An Inclusive Guide to Challenging the Cisgender Norms in the Health Care Industry

Posted on March 31, 2016

When I started interning at Planned Parenthood, my small town, confederate-flag-flying family almost lost it. I told them I was joining the fight for women’s reproductive rights. I was going to be the advocate on the front line making sure women had access to every medical procedure they needed, especially abortions. However, my fight for reproductive justice cannot only be for women. That would be alienating to many other groups of people who do not identify as women, but still need affordable, accessible reproductive health services. I knew I needed to remember to include people’s intersectional life experiences in all of my work. Particularly important to me is knowing and acknowledging that abortion services are used by more than just those who identify as women.

Trans and gender non-conforming people already face stigma in the world, they don’t need it in the doctors office. People with vaginas can become pregnant, but not everyone with a vagina identifies as a woman. There is very little exploration into the experiences of Trans men and gender non-conforming folks, because these gender identities are seen as taboo and typically erased in popular media. The latest statistic shows that there are nearly 700,000 Trans folks in the United States. It is important to realize that this is not an accurate estimate, as there are some folks living stealth (someone who is accepted as female or male well enough to live without divulging their trans status) and others that are not yet out. According to the Rape Response Service, approximately 50% of Trans people will experience sexual violence in their lifetime, that is literally half of this population! It is important to remember that Trans folks have varying anatomy which means that they could very likely become pregnant as a result of their sexual assault. As the Reproductive Rights movement works to erase stigma, we need to learn better ways to include this population in our movement. So, here’s a list of how all of us in the movement can make all people seeking abortions feel safe during their process.

Follow the Patient’s Lead:

Listen to how the person talks to you. What language are they using? What terms are they using while talking about their body? There are some people who refer to what women call their vagina, as their front hole. Even if this sounds odd to you, guess what, it’s not your place to try and correct them. You can check out this Trans Man’s guide to visiting the gyno for more information:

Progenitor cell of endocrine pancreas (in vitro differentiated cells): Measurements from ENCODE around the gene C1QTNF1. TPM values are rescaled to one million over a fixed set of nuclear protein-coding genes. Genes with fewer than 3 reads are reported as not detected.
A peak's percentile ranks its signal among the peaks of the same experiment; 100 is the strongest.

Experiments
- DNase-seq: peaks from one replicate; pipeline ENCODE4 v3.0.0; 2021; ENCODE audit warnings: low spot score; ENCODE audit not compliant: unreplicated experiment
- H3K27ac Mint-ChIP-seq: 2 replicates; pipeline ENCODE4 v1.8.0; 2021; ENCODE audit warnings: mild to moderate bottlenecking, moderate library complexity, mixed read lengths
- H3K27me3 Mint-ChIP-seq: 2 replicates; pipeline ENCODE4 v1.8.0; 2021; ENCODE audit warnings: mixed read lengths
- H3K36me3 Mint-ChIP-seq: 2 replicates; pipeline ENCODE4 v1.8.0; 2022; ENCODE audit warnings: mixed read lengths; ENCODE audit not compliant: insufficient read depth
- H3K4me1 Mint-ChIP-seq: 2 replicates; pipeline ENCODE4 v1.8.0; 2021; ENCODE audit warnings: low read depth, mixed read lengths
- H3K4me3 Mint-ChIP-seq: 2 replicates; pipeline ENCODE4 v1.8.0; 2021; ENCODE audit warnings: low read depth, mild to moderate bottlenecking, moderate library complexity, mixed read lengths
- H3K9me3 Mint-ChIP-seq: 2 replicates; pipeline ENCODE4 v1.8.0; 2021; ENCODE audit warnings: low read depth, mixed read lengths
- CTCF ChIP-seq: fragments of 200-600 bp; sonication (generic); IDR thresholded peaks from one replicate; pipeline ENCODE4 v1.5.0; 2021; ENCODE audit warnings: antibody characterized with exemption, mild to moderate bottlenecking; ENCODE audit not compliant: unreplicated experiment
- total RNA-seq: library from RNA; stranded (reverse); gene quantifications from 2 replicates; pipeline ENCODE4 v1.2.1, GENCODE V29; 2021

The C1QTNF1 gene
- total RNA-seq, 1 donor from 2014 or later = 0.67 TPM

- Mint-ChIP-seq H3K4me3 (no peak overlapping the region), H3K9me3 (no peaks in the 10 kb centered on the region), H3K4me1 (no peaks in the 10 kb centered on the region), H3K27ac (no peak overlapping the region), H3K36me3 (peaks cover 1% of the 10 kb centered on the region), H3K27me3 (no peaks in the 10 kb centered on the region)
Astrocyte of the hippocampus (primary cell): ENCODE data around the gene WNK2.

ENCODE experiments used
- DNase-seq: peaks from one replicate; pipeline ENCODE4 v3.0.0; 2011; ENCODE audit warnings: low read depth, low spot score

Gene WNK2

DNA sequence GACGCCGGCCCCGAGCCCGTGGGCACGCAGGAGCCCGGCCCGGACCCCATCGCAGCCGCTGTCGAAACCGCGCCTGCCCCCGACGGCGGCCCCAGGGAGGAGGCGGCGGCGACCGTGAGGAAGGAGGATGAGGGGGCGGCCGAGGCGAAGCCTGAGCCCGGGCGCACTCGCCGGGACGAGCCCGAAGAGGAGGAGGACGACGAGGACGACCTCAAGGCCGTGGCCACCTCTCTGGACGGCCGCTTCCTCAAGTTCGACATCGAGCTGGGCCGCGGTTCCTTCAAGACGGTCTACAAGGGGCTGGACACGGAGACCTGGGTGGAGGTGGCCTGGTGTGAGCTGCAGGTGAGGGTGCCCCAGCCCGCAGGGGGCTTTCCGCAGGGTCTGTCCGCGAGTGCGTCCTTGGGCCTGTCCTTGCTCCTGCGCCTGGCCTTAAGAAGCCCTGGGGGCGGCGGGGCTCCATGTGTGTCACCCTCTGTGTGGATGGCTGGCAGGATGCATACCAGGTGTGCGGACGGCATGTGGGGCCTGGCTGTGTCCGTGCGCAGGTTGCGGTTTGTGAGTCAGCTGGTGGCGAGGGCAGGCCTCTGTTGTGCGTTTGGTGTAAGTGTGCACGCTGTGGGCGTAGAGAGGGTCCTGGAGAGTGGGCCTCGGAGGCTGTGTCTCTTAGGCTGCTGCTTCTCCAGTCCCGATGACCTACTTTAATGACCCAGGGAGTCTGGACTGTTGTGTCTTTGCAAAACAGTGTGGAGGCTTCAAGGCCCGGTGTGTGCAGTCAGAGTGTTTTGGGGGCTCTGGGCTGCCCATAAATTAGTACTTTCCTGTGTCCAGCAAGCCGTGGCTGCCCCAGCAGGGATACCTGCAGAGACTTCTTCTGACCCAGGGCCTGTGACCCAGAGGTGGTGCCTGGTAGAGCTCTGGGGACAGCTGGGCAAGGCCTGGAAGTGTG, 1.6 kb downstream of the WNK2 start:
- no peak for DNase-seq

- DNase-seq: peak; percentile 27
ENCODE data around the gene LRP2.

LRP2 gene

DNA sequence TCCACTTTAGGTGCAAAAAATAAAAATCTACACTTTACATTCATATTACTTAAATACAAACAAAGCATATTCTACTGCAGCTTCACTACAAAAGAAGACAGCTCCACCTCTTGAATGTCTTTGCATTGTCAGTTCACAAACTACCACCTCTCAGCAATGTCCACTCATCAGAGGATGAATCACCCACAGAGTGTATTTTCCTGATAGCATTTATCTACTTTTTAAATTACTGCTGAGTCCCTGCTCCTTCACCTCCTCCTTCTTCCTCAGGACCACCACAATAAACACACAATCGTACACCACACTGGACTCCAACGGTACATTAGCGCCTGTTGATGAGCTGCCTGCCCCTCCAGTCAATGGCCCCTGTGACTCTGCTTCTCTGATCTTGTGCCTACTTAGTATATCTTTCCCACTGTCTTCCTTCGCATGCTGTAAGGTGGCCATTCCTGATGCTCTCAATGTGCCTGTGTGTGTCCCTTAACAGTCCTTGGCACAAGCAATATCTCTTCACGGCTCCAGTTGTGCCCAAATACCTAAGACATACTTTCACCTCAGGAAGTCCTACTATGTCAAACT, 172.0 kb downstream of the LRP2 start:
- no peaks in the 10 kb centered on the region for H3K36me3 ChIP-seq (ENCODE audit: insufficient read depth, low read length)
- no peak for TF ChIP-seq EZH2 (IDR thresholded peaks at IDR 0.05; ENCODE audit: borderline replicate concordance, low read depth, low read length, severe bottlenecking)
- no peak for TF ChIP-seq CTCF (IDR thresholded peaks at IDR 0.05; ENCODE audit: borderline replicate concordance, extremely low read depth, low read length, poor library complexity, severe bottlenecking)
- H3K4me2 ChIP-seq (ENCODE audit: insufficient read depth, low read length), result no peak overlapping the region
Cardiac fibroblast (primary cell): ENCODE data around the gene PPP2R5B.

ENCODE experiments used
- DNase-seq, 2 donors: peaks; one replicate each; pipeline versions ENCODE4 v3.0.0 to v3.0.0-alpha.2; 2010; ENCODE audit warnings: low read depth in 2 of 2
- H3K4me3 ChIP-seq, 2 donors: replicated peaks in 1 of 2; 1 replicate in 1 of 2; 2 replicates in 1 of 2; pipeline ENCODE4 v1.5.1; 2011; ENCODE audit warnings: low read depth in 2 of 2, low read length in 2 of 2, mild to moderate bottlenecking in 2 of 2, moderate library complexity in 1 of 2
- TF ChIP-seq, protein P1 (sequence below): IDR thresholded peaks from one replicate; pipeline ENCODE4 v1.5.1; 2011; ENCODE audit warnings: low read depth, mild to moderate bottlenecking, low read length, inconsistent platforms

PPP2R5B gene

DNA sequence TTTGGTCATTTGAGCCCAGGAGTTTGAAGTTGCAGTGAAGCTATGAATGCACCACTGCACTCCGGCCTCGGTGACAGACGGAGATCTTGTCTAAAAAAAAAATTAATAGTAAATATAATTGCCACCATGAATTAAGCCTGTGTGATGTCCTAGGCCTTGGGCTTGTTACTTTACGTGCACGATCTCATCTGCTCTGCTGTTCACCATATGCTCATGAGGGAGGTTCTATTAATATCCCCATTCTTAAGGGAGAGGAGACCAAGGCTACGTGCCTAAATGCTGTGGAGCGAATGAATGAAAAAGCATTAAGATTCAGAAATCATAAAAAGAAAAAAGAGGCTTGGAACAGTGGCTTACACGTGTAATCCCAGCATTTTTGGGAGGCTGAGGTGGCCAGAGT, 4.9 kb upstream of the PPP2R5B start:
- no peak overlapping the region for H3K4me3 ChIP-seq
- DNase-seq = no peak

Ask for Everyone’s Personal Pronouns:

No matter who walks through your door ask them what pronouns they use. Some people may present themselves as female, but that may not be how they identify. It is your job to make them feel as comfortable as possible.

Waiting Room Etiquette:

Waiting rooms can be terrifying, no matter who you are. Making sure you have magazines that are diverse and encompassing of a variety of populations can be helpful. When looking around, you want to make sure the patient can identify with some aspects of the waiting room. A good place to start is hanging up posters including People of Color, gender non-conforming folks, same-sex couples, and an array of people with disabilities. Another great option is subscribing to awesome magazines like… FTM Magazine (, Ebony (, or Out (

Re-evaluate Your Forms:

What options do you list on your required medical forms? Do you only list binary genders? Create a list, and make sure you leave a blank space, in case you did not list a gender someone uses. If listing sexual partners is important to the visit leave it blank so the person can fill it out themselves. Page 12 of the Gay & Lesbian Medical Association is a great resource! (It’s like two clicks away, you know you want to see it!

Train your Staff, Push them to understand:

As a professional agency it is important to stay up-to-date on best practices. There are really awesome organizations to turn to! Forge Forward, Gay, Lesbian, and Straight Education Network (GLSEN), and Human Rights Campaign (HRC) are just a few. Intersectionalize your life, people have more to offer than gender.

Not a Doctor, You Can Still Help:

Maybe you’re not a doctor, maybe you’re a cis folk, meaning someone who has a gender identity that aligns with the gender they were assigned at birth, waiting for a doctor’s appointment. You can still help! Talk with your doctor about the forms mentioned above. Share with them how alienating those forms are for those who do not identify with gender and sexuality binaries. If you don’t want to speak with the doctor in person write them a letter. Remember, even if you are not a physician or nurse you can speak out against the erasure or oversight of Trans identities in the medical field.

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